The 5 Most Useful File-Sharing Apps for Android
We've come to a point where smartphones and computers are ubiquitous in society—even my 80-year-old grandparents have Android phones and Windows laptops by now. But as prevalent as these devices are, they're simply not interconnected well enough just yet.
Sure, you can detach your charger cable from its AC adapter, plug one end into your computer and the other into your smartphone, then install drivers and click through multiple tiers of folders to copy and paste a few files from one device to the other. But with wireless technologies like Wi-Fi, Bluetooth, and NFC at our disposal, this convoluted process is simply unacceptable.
Luckily, several third-party Android apps have stepped in to fill this void that OEM companies have left. As a result, there are many great options for wirelessly transferring files between your various devices, and I'll go over some of the better ones below (in no particular order).
One of the pioneers in this field of apps is AirDroid, and their early entry into the market has given them a leg up when it comes to added features. Like most of these apps, you'll have to install the software on both your smartphone and your computer, but the control it gives you is unparalleled.
Once you've got it configured, the AirDroid program on your computer acts as a dashboard for controlling your Android device. You can browse your smartphone's internal storage and transfer files over to your computer directly from this interface.
But the AirDroid developers didn't stop there—additional features allow you to view and respond to calls and SMS messages directly from your computer, and there's even a screen-mirroring feature that lets you control your Android device with your mouse and keyboard.
SuperBeam is a great option if you're planning on transferring files between two Android devices. This service uses a combination of NFC and Wi-Fi Direct technologies, so it's incredibly fast and easy to use.
With SuperBeam installed on both devices, you can use any file browser app to initiate the transfer. At that point, just touch the two NFC-enabled devices together, and your file will be transferred in seconds.
SuperBeam functions similarly to the built-in Android Beam feature on most modern devices, but it uses Wi-Fi Direct rather than the much slower Bluetooth to transfer the files. And if one of the devices is not equipped with NFC, SuperBeam can even initiate a transfer using a QR code.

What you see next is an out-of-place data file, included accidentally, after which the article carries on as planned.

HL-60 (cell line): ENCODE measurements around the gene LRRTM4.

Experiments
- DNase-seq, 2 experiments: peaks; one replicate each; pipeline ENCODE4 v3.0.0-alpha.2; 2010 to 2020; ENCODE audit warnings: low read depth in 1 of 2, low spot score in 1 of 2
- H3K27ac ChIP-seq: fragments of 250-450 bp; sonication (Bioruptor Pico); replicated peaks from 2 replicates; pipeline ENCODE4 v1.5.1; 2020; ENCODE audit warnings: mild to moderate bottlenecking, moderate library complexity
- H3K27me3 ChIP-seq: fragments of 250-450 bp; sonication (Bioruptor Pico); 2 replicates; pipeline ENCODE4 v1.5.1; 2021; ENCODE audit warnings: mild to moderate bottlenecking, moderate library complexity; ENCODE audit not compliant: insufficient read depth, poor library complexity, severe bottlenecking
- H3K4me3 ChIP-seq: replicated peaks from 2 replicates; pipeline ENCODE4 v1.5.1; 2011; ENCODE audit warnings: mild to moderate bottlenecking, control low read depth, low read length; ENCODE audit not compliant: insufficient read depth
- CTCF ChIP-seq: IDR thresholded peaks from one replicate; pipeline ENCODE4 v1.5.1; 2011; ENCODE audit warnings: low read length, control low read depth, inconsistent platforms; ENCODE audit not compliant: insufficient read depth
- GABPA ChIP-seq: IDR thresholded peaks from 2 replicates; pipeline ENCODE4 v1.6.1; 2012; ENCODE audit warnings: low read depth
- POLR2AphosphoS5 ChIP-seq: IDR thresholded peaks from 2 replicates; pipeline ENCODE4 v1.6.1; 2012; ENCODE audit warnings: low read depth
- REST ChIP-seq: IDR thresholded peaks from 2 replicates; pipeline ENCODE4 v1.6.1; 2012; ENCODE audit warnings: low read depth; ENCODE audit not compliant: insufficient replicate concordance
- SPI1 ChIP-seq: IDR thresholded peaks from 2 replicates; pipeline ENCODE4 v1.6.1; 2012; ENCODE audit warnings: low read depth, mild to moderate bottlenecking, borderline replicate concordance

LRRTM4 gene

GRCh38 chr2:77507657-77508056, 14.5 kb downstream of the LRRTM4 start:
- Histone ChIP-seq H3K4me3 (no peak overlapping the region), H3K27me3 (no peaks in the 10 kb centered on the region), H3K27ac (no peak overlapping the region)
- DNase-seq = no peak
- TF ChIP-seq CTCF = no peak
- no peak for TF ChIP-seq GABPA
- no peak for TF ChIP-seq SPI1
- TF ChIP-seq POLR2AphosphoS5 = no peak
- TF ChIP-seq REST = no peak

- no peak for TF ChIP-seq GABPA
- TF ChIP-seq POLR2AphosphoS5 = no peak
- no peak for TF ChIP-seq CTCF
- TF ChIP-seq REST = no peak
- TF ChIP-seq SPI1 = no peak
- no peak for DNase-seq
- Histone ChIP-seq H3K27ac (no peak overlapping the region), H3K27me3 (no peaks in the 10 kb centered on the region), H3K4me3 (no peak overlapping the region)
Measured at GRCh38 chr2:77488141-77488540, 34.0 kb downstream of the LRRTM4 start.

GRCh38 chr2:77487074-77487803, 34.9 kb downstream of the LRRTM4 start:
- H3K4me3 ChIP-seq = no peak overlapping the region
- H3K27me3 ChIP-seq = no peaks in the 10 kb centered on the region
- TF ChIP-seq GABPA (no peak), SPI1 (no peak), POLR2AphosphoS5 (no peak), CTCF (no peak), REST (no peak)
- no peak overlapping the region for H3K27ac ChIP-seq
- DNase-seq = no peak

If you're looking to transfer photos or large video files, WeTransfer is probably your best bet. Unlike most of the other entries in this list, you only have to install WeTransfer on your Android device, which means the recipient of your file can be using any operating system.
The way it works is simple—just open the WeTransfer app on your Android device and select the photo or video file that you'd like to send. Once it's uploaded, you'll be asked to enter an email address that the download link will be sent to. On the other end of the transfer, the recipient can just click the "Download" button to save the file to their device.
At its core, WeTransfer is a lot like a cloud storage service, but it simplifies things by automatically generating an email-ready link to make sharing a lot easier.
My personal favorite in this list is Pushbullet, which is an Android app with companion software available for Windows, Mac, and Chrome. Once you've installed the software on your various devices, sending files from Point A to Point B is incredibly easy.
To send a file from your Android device, all you have to do is select it, then hit the "Share" button and choose Pushbullet from the list. A popup will appear asking you where you'd like to send the file—choose your preferred destination, and the file will be transferred within seconds. There's a 25 MB file size limit, but you can work around this rather easily with an app like Files Splitter & Joiner.
Like AirDroid, Pushbullet has some nice bonus features. You can respond to text messages from your PC, and you can even mirror all of your Android notifications over to Mac, Chrome, or your PC.
The makers of Pushbullet have recently released an app called Portal, which emphasizes quick transferring of larger files. Like SuperBeam, it uses Wi-Fi Direct to make the transfer, so both devices will need to be on the same local network.
You only have to install Portal on your Android device, because the other end is handled through a website. First, scan the QR code on this website with your smartphone to initiate the connection, then simply drag and drop any file into your browser window. Almost immediately, you should see the file appear in the Portal app on your Android device.
What's your preferred method for transferring files wirelessly? Let us know in the comment section below, or drop us a line on Android Hacks' Facebook or Twitter, or Gadget Hacks' Facebook, Google+, or Twitter.